Question: Would promoting a view of religion as a cultural
product reduce intolerance?
Ian Buruma: Well I don’t
think it would make much difference whether we call it a cultural
product or anything else. Of course to some extent it is a cultural
product. I mean the religions most people believe in are the ones that
they were born with or part of the communities they were born into, but
recognizing that is not going to lessen the hostilities or the tensions
that are there because I think the reasons for those are social,
political and as I said earlier to do with more general anxieties, which
are not always very focused. But when people are frightened the first
things that they are going to react against are minorities, alien
minorities—or minorities that look alien—and the people who supposedly
have power, the elites who are blamed for making life difficult.
Would some European countries benefit from the establishment of an
Islamic political party?
Ian Buruma: It might, but the
problem… Well, it depends on the political system. In a basically two
party system like Britain, or the United States for that matter, having a
splinter party that is religious that kind doesn’t make any
difference. In countries with proportional representation where you
have coalition governments, many parties there are of course religious
parties. You have Christian Democrats. You have Christian parties of
various kinds, and it is very possible that there will be Islamic
parties of that nature. The problem with forming an Islamic party, and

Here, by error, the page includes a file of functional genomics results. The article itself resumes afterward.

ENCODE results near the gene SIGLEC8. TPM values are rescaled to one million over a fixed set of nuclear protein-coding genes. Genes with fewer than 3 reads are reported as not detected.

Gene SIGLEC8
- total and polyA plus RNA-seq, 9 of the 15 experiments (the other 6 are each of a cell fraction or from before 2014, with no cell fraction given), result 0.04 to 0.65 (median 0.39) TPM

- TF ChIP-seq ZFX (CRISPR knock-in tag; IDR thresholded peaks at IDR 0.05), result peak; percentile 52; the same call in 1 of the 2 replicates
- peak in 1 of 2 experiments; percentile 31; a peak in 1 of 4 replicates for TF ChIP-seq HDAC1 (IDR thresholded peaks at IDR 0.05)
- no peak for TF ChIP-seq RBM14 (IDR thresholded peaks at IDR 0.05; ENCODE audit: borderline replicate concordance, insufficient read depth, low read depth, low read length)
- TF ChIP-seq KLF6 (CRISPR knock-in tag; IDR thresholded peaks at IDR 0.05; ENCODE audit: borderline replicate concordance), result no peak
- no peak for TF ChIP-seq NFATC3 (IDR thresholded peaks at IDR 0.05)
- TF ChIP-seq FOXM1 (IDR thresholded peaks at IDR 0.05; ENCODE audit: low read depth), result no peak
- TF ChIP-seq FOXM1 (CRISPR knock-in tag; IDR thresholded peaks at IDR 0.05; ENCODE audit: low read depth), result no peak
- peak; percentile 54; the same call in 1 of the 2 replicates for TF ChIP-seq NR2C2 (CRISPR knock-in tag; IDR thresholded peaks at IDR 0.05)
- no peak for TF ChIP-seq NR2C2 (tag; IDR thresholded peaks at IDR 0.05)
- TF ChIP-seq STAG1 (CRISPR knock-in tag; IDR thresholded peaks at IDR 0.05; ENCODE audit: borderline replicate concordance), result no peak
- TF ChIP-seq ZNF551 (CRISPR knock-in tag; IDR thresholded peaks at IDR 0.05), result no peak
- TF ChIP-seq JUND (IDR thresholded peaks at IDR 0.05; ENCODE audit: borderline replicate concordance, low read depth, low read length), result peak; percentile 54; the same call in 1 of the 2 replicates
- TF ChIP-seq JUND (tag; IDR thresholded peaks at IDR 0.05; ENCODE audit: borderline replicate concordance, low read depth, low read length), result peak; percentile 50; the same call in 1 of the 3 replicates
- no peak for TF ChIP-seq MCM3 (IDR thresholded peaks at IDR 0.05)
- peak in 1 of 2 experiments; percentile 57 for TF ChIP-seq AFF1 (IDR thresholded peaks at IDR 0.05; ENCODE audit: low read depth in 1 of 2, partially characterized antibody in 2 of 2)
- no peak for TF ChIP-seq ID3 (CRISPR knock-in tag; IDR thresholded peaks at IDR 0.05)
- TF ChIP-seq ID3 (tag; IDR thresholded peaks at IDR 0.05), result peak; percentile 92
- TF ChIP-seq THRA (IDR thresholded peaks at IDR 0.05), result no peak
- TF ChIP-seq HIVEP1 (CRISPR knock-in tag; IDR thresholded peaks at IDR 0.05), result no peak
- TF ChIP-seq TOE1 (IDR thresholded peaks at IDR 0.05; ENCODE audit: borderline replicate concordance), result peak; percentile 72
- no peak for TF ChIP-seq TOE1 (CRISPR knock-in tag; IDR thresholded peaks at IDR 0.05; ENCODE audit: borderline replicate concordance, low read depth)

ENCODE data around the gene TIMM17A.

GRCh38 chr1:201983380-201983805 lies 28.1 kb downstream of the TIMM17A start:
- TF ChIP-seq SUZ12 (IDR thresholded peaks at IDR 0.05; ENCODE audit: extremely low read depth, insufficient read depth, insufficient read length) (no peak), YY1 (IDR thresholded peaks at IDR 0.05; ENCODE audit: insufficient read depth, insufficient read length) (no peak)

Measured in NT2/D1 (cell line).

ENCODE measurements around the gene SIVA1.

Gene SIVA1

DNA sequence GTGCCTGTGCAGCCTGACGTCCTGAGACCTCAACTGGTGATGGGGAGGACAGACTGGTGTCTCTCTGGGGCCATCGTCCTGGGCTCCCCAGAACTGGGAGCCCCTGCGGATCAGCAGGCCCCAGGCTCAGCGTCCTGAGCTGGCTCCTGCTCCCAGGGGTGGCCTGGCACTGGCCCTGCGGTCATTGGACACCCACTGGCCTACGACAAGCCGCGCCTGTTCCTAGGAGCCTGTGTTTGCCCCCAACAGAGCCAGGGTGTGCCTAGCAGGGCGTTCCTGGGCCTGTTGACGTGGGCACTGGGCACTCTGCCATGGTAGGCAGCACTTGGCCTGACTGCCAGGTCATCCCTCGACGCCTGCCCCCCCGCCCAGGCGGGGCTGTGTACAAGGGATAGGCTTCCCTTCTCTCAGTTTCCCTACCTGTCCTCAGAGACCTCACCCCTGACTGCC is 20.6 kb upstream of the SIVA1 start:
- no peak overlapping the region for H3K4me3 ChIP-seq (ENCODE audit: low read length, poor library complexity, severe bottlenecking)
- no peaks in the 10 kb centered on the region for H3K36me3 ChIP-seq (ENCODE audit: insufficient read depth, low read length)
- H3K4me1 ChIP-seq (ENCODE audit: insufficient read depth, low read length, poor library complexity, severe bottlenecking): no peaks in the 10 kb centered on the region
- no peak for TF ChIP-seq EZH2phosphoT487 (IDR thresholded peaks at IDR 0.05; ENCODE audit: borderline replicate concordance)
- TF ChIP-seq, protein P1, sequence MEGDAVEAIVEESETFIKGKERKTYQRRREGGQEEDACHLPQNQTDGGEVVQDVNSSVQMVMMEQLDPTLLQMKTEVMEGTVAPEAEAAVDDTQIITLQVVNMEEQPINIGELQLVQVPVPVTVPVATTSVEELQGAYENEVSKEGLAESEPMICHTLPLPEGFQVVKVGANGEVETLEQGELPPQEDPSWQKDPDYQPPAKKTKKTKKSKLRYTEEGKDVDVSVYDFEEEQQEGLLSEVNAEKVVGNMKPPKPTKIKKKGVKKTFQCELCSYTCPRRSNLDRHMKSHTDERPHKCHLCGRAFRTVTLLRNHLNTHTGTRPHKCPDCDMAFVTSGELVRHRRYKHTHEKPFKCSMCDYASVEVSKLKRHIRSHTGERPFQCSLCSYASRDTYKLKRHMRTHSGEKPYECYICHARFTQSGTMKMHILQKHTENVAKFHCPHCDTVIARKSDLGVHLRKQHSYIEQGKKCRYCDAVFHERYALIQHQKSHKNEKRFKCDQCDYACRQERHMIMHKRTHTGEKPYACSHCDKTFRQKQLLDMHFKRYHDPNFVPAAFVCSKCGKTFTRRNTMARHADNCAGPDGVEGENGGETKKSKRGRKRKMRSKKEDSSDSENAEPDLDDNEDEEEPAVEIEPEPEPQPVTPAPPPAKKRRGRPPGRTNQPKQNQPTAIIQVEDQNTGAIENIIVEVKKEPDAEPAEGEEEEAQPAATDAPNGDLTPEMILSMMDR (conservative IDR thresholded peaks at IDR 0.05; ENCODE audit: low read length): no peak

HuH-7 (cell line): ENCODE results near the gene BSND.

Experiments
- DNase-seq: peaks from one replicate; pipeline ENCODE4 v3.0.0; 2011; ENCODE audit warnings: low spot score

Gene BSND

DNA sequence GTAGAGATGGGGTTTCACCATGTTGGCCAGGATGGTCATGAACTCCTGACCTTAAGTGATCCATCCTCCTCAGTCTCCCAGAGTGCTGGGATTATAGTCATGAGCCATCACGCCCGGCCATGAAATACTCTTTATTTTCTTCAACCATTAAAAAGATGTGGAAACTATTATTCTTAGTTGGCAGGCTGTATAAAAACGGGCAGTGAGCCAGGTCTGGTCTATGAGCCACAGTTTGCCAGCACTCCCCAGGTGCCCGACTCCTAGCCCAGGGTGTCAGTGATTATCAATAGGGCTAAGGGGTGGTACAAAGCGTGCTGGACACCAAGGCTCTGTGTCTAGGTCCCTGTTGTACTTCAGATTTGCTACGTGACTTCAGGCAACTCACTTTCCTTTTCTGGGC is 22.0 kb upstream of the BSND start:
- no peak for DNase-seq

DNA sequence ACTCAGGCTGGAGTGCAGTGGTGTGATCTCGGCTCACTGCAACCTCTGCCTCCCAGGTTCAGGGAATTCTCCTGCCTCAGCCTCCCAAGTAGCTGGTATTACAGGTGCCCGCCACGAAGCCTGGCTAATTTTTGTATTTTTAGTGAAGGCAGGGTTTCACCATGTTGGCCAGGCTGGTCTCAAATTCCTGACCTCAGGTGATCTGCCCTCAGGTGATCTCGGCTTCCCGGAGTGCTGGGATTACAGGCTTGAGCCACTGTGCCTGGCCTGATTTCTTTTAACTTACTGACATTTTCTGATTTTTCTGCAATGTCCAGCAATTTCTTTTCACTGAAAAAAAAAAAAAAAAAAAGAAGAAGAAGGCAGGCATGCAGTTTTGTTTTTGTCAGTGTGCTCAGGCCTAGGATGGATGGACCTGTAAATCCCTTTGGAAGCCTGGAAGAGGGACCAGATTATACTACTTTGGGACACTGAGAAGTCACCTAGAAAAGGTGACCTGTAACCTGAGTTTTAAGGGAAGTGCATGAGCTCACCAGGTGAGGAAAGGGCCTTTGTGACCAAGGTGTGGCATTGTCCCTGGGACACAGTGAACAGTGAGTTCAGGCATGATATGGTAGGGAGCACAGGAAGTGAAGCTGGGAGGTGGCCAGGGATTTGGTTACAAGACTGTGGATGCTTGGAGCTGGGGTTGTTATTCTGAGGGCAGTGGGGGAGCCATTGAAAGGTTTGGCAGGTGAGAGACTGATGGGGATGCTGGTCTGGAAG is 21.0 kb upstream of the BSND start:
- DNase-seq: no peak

there have been people who have tried, is that there is no such thing as
an Islamic community. They are very divided. They come from very
different cultures. There is a schism between the Shiites and the
Sunnis and so on, so it is difficult for Muslims to make a common
political cause even though from the outside, from the non-Muslim
perspective they all may look like one great monolith.
Is genuine religious compromise possible in a liberal democracy?
Buruma: Well yes, because without compromise you can’t have a
liberal system, liberal democratic system. That is the name of the
game. And so you would have to have compromises and in fact, on a daily
basis we have compromises. The question is where do you draw the line
and are there things that you cannot compromise with and I would draw
the line always at the use of violence or the threat of the use of
violence. If people use violence or threaten violence to impose their
views on others that is something that cannot be tolerated or
Recorded April 21, 2010